Some friends ad­vised that Ro­den should cut his losses. But then, in 2010, out of some­thing ter­ri­ble, came a sign that Ding could ac­tu­ally make a real im­pact. Ro­den was sit­ting watch­ing the huge dig­i­tal map that he had al­ready had in­stalled in the Ding of­fice in Dublin when all of a sud­den it went black.

“I thought it was a soft­ware glitch. In fact, it was the af­ter­math of the Haitian earth­quake. Thou­sands of peo­ple were send­ing credit via Ding to mo­bile phones in Haiti, but in many cases the peo­ple were buried in the quake and res­cuers later spoke about the tragic sound of many phones ring­ing be­neath the rub­ble.

“Peo­ple of­ten won­der in times of dis­as­ter what they can do to help. This — send­ing credit — was one way in which peo­ple found a very di­rect way of do­ing some­thing for peo­ple they were close to,” he says.

But it also showed Ro­den in a very real way the power of what Ding had cre­ated.

“I was very for­tu­nate that we had got through that ini­tial pe­riod with­out ven­ture cap­i­tal. Yes, it was risky but hav­ing got through that it did mean that we had the chance to de­fine the di­rec­tion and ul­ti­mately the length of time that we were go­ing to ex­plore this op­por­tu­nity. Most ven­ture cap­i­tal comes from a fund which has a life of typ­i­cally five years. If that had been the case Ding would be done and dusted.”

In June 2017 the com­pany had com­pleted a re­view of whether or not to in­vite pri­vate eq­uity into the busi­ness, de­cid­ing in­stead to go with a $14m in­vest­ment from AIB

“I thought that was a good op­por­tu­nity at the time for me to step back. Peo­ple had men­tioned France or Spain (or Straf­fan!) to me about the im­por­tance of sep­a­ra­tion of roles and I de­cided to give that a go. I did move out of the build­ing and I did what they en­cour­age you to do if you are go­ing to do sep­a­ra­tion to give peo­ple the op­por­tu­nity to cre­ate their own cul­ture and ap­proach.

“But there is a mis­match if your en­tire in­ter­est and value is in one place and you are in an­other.

“What I found for the year was that I wasn’t off in­vest­ing in lots of other ven­tures. My en­tire in­ter­est and at­ten­tion is with this busi­ness. So, if that is the case, it is ap­pro­pri­ate to be here ev­ery day.”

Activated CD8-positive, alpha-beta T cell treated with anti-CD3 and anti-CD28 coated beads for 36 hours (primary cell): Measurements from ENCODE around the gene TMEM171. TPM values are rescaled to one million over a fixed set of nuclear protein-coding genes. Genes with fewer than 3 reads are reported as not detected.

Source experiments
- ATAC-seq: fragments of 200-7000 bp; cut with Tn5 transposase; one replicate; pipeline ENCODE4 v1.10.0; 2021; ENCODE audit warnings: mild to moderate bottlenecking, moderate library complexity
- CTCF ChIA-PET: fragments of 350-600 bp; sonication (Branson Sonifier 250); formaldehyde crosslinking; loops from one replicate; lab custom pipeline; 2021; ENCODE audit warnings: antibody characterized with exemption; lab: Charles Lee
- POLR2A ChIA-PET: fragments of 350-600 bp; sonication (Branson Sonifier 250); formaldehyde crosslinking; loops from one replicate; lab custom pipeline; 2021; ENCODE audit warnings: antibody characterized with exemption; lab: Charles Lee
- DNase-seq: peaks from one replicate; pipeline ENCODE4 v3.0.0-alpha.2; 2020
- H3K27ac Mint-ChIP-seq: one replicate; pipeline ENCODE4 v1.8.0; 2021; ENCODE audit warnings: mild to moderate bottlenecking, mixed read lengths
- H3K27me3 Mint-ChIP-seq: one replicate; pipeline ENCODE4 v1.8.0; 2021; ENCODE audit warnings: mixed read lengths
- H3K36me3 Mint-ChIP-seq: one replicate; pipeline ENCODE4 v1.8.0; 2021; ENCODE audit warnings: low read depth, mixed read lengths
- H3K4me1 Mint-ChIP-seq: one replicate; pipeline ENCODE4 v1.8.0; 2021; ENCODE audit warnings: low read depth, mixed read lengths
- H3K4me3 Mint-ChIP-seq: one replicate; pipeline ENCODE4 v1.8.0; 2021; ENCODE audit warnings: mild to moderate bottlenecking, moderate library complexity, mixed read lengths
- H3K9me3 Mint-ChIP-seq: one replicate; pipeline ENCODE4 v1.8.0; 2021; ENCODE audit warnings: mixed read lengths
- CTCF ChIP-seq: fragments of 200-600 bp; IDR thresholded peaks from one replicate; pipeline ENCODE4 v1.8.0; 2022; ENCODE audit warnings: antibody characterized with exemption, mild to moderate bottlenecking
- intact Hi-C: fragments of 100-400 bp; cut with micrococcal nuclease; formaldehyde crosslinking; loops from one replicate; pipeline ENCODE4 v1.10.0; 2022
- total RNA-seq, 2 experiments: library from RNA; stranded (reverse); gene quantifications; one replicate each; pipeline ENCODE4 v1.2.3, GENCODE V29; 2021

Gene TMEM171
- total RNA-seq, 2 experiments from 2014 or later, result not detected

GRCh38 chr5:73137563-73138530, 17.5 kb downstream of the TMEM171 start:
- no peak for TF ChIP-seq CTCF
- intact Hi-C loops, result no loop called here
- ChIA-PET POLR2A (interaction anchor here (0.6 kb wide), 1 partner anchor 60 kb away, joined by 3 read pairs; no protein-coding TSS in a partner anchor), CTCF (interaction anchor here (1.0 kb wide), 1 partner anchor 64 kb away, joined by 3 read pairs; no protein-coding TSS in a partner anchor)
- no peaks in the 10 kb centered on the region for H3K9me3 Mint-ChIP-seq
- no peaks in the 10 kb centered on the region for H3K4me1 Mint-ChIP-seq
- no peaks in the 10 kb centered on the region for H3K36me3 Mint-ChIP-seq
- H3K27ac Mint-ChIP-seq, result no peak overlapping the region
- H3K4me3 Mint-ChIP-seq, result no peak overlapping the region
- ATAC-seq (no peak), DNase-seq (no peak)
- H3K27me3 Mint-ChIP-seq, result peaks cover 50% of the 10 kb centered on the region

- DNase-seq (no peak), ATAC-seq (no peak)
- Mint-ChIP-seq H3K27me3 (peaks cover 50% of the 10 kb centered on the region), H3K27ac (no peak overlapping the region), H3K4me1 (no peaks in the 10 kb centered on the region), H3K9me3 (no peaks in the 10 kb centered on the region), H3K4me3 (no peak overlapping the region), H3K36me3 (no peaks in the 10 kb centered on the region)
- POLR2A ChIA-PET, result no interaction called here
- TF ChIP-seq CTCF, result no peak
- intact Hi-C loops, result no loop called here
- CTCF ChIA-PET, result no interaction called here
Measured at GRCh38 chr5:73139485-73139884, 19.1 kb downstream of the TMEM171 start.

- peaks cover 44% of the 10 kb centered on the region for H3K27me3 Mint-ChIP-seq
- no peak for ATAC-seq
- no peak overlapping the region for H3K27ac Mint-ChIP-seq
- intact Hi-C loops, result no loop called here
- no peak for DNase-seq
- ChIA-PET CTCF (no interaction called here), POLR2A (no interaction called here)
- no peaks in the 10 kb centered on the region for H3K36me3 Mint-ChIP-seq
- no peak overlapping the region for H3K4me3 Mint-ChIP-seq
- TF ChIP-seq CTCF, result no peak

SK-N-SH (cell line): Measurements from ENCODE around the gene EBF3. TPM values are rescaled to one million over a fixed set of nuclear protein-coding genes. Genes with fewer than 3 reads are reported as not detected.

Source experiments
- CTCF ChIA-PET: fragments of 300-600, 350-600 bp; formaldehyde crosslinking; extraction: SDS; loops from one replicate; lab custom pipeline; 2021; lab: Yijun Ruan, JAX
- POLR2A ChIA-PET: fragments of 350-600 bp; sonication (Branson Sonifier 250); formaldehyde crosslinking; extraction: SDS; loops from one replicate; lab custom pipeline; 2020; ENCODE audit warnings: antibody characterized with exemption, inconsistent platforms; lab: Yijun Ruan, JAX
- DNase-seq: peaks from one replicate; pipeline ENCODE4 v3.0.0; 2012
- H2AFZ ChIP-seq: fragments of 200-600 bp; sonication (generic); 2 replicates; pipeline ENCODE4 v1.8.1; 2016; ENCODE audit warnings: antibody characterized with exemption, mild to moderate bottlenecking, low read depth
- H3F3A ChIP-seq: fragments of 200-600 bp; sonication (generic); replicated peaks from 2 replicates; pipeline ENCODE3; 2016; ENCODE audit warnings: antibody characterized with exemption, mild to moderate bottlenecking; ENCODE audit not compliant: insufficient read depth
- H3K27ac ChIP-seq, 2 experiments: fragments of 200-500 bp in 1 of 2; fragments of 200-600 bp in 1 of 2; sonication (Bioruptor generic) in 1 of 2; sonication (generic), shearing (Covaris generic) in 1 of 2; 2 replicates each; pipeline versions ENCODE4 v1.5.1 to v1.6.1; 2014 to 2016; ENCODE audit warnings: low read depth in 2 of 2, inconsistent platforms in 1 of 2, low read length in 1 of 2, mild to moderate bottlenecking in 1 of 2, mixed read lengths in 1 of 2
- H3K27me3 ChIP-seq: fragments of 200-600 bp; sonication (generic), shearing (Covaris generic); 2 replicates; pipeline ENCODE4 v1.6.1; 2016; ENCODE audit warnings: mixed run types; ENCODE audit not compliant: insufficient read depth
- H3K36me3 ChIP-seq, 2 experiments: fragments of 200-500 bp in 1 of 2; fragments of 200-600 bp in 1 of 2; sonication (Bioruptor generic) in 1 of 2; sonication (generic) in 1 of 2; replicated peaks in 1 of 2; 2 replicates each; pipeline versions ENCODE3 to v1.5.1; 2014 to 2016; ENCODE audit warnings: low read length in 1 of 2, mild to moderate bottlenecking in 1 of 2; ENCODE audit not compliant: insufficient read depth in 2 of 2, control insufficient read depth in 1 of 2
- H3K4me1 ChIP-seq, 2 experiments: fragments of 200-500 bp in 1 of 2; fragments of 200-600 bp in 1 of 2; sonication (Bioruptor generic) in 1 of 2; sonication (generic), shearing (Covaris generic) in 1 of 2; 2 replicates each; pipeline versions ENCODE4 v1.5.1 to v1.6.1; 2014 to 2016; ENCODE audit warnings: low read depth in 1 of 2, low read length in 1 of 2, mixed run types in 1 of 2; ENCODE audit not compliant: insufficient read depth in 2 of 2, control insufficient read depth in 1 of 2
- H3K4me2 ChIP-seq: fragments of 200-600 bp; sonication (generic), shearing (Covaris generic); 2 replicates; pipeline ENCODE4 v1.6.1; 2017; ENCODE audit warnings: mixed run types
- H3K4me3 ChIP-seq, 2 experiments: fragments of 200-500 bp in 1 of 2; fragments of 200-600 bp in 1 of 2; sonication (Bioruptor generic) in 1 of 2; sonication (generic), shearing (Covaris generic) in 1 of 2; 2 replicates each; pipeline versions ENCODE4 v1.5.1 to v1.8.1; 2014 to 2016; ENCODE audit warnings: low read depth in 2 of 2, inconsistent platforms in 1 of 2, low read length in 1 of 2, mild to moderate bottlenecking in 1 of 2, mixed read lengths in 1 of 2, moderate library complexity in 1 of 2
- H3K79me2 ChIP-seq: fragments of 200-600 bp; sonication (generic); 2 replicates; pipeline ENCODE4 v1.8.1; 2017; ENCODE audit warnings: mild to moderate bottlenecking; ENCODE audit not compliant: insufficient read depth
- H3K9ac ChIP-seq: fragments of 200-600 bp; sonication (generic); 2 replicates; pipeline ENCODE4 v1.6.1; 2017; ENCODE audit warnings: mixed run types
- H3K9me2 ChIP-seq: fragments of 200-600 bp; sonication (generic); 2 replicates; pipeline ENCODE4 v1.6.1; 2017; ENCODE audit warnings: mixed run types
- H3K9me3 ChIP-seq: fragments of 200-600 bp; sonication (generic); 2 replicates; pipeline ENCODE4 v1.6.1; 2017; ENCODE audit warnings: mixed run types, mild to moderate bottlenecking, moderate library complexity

Ding’s core busi­ness is credit but Ro­den and his team — in­clud­ing two or three new global busi­ness ex­perts that are join­ing the top man­age­ment team — are now ex­am­in­ing the pos­si­bil­ity of ex­pand­ing into the ar­eas of pay­ments and data anal­y­sis.

For ex­am­ple, one of the things Ding is ex­am­in­ing is whether the credit sent us­ing its ser­vice could be used to pay a util­ity bill. But Ro­den em­pha­sises that this is just one of a num­ber of av­enues that is to be ex­plored and that noth­ing is yet de­cided.

“We will have a clear idea within six months,” he says. “We have been a one-prod­uct com­pany for 12 years and that has to change. We have to be more than that. What is re­ally ex­cit­ing about the next phase is how we do that. So we are not go­ing to throw big bets and see what sticks to the wall. We are go­ing to use the data that we have col­lected over years — we have hun­dreds of mil­lions of phone num­bers of peo­ple who have re­ceived credit. We need to be re­ally care­ful and struc­tured about what the next prod­ucts are go­ing to be. But there must be next prod­ucts.”

In or­der to do that the com­pany will need ma­jor in­jec­tion of cap­i­tal, he says.

“Our de­sire for ser­vices is go­ing to fuel the need for cap­i­tal, which, in turn, will iden­tify a strate­gic in­vestor.”

All of that, he says, will un­fold over the next two years. It was pre­vi­ously re­ported that Ding would look to raise €40m but Ro­den said he now ex­pects that fig­ure could in­crease over the next six months.

“I would say you could com­fort­ably say it will be north of €50m,” he says.

“I don’t think at the mo­ment we will be look­ing at a strate­gic part­ner. In a few years time we might look at an ul­ti­mate sale of the busi­ness but we are nowhere near that stage yet. We want to build those new prod­ucts and prove them be­cause we won’t get any value for it if it is just a pow­er­point pre­sen­ta­tion.

“We are go­ing to in­crease our scale and in­vest much more in Ding be­com­ing much big­ger in cer­tain parts of the world. We can’t be ev­ery­where. We can reach tens of mil­lions of peo­ple but only if we pick our coun­tries and are very strate­gic about it.”

Ro­den ges­tures around the of­fice: “Look at where we are here in Balls­bridge. We are far away from the daily needs of our cus­tomers. One of our chal­lenges is how to be rel­e­vant in the lives of peo­ple that we serve.”

Ding, he says, al­ready does “a pretty good job” at that.

“But,” he says, lean­ing back in the seat he thought he had left be­hind for good just 18 months ago, “I’m sure we can do bet­ter.”